The commandant of the Marine Corps, Gen. Robert Neller, said Thursday that the troops have "no delusions about the difficulty and the challenges they're going to face."
The Marines will be tasked with training and advising Afghan soldiers and police in the volatile opium-rich province. Afghan security forces there have been locked in constant clashes with Taliban insurgents, who have managed to reestablish a significant presence.
Helmand sits in the country's southwest. While geographically large, it is very rural and contains only about 3% of the Afghan population.
"The enemy has fought hard for Helmand," Gen. John Nicholson, the commander of US forces in Afghanistan, told reporters at the Pentagon last month.
Nicholson said the Taliban "receive much of their funding from the narcotics trafficking that occurs out of Helmand," adding that "there's a nexus here between the insurgency and criminal networks that's occurring in Helmand that makes Helmand such a difficult fight."
"This is a mission we've always been ready for," Lt. Gen. William Beydler, who oversees Marines in the region, told reporters last week.
The contingent of Marines will replace US Army advisers currently carrying out the mission, forming "Task Force Southwest," to be commanded by Brig. Gen. Roger Turner Jr.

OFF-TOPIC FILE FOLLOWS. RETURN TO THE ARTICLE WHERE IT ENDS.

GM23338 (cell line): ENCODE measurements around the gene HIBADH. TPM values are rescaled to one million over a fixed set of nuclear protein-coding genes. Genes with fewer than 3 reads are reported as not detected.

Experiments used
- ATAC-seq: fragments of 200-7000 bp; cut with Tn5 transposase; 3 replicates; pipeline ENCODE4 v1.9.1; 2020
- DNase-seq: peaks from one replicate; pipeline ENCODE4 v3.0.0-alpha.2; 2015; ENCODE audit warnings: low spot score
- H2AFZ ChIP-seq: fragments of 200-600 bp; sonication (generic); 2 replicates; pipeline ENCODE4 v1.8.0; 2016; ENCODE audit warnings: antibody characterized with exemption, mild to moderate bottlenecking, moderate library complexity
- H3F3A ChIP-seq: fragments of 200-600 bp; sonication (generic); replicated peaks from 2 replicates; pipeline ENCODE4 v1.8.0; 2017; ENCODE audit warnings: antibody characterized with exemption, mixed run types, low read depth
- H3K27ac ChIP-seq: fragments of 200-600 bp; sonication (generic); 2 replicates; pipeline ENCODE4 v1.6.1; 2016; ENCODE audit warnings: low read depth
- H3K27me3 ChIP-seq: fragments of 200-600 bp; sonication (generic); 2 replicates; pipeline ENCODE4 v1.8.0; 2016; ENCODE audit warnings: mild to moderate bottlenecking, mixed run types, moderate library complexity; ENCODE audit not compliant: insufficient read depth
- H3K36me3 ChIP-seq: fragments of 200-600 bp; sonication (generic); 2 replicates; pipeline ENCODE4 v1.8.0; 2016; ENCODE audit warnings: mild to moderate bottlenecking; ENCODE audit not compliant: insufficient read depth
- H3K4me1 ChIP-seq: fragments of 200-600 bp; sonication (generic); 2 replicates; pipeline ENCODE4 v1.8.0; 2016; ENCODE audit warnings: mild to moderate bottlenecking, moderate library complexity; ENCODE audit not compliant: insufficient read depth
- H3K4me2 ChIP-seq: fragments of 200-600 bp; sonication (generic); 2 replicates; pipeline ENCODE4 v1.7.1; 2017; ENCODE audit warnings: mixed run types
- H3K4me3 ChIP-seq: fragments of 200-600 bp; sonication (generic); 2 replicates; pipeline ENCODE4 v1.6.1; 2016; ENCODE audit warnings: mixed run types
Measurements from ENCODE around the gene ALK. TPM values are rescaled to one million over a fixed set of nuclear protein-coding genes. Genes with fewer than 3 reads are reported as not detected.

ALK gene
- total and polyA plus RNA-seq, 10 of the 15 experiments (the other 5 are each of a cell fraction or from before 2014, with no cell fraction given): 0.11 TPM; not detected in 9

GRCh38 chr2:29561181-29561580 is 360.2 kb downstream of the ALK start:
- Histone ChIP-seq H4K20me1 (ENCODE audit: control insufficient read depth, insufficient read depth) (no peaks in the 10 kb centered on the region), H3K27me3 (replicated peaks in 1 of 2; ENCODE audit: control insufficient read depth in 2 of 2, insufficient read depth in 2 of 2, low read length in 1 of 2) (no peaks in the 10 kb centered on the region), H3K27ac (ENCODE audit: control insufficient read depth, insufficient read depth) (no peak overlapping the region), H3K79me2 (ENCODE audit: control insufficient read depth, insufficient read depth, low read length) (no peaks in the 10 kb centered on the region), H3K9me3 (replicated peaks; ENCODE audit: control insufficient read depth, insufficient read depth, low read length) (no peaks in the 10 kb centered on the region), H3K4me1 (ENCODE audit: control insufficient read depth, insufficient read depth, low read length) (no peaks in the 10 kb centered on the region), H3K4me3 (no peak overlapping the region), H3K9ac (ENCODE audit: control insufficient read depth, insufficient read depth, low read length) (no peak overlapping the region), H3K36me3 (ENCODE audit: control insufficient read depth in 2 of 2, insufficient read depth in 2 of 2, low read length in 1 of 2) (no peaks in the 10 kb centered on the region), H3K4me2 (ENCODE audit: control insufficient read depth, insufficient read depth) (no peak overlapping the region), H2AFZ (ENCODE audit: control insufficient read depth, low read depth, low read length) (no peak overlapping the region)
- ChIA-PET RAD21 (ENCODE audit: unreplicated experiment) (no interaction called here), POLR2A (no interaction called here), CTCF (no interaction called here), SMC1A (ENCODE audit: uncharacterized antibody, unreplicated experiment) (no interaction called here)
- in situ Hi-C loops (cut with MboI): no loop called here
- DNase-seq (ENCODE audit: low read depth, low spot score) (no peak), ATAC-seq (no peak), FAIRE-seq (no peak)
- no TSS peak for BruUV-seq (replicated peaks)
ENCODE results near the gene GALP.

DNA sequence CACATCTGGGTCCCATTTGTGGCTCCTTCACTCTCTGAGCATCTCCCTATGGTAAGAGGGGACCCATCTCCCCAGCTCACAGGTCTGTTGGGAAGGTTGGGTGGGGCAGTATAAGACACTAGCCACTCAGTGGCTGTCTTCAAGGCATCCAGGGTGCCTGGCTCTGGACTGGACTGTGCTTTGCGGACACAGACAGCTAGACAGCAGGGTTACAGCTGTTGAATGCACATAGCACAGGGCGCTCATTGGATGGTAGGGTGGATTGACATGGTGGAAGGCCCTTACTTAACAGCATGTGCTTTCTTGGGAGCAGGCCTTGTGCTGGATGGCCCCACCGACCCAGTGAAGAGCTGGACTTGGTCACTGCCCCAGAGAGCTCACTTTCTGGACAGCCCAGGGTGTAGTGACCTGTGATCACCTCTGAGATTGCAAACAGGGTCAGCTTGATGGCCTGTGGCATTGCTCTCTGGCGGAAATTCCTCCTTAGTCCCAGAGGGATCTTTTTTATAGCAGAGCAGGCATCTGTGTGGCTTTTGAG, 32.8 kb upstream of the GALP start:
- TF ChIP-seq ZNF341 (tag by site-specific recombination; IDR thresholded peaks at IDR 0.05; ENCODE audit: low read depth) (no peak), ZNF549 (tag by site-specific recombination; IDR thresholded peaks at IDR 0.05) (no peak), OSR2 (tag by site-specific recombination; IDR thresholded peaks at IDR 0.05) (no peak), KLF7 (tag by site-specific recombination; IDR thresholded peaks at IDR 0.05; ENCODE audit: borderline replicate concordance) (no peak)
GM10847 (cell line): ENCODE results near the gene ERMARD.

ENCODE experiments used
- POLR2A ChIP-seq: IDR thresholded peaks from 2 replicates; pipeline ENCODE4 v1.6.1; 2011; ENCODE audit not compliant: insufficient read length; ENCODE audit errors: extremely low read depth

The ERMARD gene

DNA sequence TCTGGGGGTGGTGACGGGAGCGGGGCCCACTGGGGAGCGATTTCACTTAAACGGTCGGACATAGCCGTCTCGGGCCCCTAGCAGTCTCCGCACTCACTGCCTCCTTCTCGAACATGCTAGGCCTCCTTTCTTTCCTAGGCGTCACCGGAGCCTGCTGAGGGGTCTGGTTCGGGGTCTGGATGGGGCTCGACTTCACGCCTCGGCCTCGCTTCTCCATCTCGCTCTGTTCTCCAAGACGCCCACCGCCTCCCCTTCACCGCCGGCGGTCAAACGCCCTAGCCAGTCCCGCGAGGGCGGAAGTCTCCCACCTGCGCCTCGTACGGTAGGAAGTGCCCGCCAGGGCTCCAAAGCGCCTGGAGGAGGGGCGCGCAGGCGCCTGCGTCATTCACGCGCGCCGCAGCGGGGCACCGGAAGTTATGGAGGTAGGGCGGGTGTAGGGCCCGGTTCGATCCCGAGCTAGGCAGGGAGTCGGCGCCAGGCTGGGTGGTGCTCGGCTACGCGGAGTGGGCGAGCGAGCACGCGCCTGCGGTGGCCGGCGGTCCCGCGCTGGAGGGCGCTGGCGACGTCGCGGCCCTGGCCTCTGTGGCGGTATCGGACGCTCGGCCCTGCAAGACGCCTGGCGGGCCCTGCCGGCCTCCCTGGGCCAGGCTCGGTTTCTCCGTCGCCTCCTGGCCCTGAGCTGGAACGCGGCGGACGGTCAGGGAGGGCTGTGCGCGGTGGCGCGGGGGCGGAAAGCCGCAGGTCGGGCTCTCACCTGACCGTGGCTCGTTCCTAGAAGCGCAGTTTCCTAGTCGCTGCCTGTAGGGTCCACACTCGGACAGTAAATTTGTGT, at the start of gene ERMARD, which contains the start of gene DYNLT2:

"They continue to need international support," Turner said of the Afghan troops, noting that US personnel would be focusing on intelligence and logistics advice.
Some of the troops will be operating in the vicinity of Camp Leatherneck, the one-time home of thousands of Marines in Afghanistan.
"The Marine Corps has a deep operational history in Afghanistan, particularly Helmand Province," Turner said, with Beydler noting that Marines first deployed to the province in 2001 and later fought battles against insurgents in Sangin and Marjah, where Marines took some of their heaviest casualties.
But the two officers were quick to downplay any symbolism in returning to a region that the Marines left after the end of formal combat operations in 2014.
"I wouldn't read into this from a symbolic standpoint," Beydler said. "It just so happened that it turned up now and we're ready and we're going."
Neller struck a similar tone, saying, "The simple reason why we're going back is because someone asked us if we could do this and I said, 'yes.' "
Turner noted that there would be some advantages to going back, particularly when it came to rekindling relationships with America's partners in the Afghan army.
"These are folks who we fought alongside and who we fought with and we bled with, and we think there'll be a real synergy in reestablishing relationships," Turner said.
"We have a lot of blood, sweat and tears invested in Helmand, and so I think a lot of the Marines are really excited about this opportunity to go back and work again with our Afghan partners," Turner added.